Earlier this week I published a post on this site about the employment practices liability exposures that the social media may present for employers. After seeing my post, D&O maven Dan Bailey of the Bailey Cavalieri law firm send me a note pointing out that the social media also present D&O liability exposures for companies and their directors and officers as well. Dan sent me a brief article he had written on the topic as well. Dan agreed to publish his article as a guest post on this site, and I have reproduced it below. I would like to thank Dan for his willingness to publish his article on this site. Responsible commentators who would like to submit a guest post on a topic of interest to readers on this site should contact me directly. Here is Dan’s guest post:
One cannot overstate the important impact that social media is having on all aspects of our social and professional lives. Evidence is growing that this phenomenon may also impact D&O liability exposures if it is not properly addressed within corporations. The primary issue from a D&O perspective is whether social media posts by a company or its directors and officers of information that may be considered material to investors can serve as a basis for a securities claim either because the information was selectively disclosed to a few rather than to the entire market, or because the information was false or misleading.
On April 2, 2013, the SEC issued a report that provides guidance on the application of Regulation FD to the use of social media by public companies and their directors and officers. The SEC stated in the report that social media channels may be used by companies to communicate material non-public information, as long as the company previously took appropriate steps to alert investors and the market to both the types of social media channels that the company may use to distribute such information, and the type of information that the company intends to disclose through those channels. This guidance applies with respect to disclosures through company websites, blogs and social media sites such as Facebook, Twitter and YouTube. If a company has not properly informed its investors and the market regarding the company’s intended use of social media sites to communicate company news or if the information disseminated by a company or its directors and officers through those sites is not truthful and complete, significant securities law violations may occur.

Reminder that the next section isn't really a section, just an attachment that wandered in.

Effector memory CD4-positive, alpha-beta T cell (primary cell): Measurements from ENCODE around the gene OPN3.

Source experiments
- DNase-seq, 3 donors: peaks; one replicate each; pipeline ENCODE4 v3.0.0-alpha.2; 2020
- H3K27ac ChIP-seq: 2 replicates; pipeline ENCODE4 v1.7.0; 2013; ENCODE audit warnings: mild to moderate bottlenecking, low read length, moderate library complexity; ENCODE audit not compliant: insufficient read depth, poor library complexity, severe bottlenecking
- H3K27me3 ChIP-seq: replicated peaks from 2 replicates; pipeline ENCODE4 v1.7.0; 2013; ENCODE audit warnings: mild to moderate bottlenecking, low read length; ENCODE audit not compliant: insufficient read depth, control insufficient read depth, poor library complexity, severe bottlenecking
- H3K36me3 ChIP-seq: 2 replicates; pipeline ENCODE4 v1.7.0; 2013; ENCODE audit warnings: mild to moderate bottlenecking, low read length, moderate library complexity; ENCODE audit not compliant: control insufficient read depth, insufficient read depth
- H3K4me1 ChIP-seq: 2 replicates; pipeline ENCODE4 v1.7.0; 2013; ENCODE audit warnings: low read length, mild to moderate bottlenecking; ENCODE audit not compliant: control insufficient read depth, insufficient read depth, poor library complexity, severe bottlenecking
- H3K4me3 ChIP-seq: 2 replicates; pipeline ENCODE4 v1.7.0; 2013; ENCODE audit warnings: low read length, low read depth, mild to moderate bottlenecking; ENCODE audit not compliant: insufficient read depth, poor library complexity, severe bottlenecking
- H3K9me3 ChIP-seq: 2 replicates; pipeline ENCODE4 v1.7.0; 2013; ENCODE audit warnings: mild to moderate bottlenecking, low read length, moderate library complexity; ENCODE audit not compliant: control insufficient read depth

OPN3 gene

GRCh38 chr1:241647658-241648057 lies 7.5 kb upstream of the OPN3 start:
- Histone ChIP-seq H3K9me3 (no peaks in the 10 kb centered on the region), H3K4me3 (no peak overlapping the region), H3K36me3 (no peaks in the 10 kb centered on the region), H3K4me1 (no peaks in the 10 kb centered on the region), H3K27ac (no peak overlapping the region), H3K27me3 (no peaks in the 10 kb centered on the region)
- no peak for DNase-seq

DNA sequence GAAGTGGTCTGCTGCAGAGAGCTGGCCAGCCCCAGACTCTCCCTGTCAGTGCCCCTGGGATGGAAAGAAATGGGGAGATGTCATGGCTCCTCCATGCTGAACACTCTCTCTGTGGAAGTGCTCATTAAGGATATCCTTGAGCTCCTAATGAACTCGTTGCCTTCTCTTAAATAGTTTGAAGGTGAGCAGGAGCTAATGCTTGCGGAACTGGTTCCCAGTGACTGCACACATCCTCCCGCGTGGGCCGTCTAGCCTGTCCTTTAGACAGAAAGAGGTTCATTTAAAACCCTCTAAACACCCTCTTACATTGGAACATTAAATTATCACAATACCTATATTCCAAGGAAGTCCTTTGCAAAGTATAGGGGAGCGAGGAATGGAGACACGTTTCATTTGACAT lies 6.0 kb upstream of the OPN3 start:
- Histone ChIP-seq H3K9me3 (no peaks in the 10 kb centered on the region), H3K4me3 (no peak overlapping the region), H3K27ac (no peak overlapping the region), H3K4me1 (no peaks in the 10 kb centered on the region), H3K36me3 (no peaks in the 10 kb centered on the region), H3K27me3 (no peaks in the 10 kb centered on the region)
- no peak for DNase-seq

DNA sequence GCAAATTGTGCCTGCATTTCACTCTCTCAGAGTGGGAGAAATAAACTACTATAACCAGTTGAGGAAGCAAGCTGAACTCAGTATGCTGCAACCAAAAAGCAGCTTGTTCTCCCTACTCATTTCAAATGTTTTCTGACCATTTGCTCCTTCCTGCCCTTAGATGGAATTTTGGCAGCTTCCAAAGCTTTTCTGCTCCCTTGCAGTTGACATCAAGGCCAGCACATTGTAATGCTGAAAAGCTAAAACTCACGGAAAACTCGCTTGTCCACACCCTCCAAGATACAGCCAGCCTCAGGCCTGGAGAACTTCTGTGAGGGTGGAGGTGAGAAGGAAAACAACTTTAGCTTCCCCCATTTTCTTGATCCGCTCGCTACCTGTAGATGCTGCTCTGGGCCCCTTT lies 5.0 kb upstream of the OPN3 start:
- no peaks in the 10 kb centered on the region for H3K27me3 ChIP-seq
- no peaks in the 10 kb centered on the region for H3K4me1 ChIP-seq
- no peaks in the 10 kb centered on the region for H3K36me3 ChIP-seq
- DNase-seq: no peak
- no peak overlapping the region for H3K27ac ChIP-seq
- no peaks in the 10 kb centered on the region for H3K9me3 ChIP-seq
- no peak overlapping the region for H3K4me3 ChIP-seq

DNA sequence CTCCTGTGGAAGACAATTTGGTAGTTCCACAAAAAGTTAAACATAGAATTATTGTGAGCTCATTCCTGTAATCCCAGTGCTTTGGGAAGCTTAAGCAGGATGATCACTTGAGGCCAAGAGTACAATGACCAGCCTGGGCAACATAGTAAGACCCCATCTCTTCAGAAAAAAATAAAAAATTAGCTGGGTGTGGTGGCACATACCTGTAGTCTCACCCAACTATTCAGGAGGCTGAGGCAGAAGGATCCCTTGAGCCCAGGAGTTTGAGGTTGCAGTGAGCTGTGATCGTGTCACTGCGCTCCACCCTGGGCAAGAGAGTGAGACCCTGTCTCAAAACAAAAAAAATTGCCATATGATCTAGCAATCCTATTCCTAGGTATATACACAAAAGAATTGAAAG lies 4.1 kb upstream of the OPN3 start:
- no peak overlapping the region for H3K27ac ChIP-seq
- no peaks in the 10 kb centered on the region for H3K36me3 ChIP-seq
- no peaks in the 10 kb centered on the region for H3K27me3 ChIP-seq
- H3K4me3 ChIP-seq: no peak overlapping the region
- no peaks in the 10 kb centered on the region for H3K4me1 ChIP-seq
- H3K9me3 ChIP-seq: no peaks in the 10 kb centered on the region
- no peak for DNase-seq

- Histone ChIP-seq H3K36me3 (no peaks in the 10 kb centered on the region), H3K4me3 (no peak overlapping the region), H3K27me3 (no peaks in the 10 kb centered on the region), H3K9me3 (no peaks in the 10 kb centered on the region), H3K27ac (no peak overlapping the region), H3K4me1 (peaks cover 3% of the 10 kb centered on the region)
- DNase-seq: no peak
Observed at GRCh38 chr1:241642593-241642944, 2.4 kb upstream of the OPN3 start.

Social media risks can arise under other laws, as well. For example, on January 17, 2013, the Federal Financial Institutions Examination Council issued proposed guidance on risk management for financial institutions impacted by social media. The guidance addresses the application of various laws, regulations and policies to the social media activities of banks, savings associations, credit unions and other nonbank entities supervised by the Consumer Financial Protection Bureau. The guidance seeks to promote institutional awareness of responsibilities to identify, measure, monitor and control social media-related risks. Those risks include not only legal risks, but also reputational and operational risks. Among other things, the guidance states that all financial institutions should have risk management programs for social media, including internal controls; policies for the use, monitoring and retention of social media communications, with specific regard to compliance with consumer protection laws; employee training; oversight and monitoring of all information posted on the financial institution’s own social media accounts; and compliance procedures and director/management reporting parameters.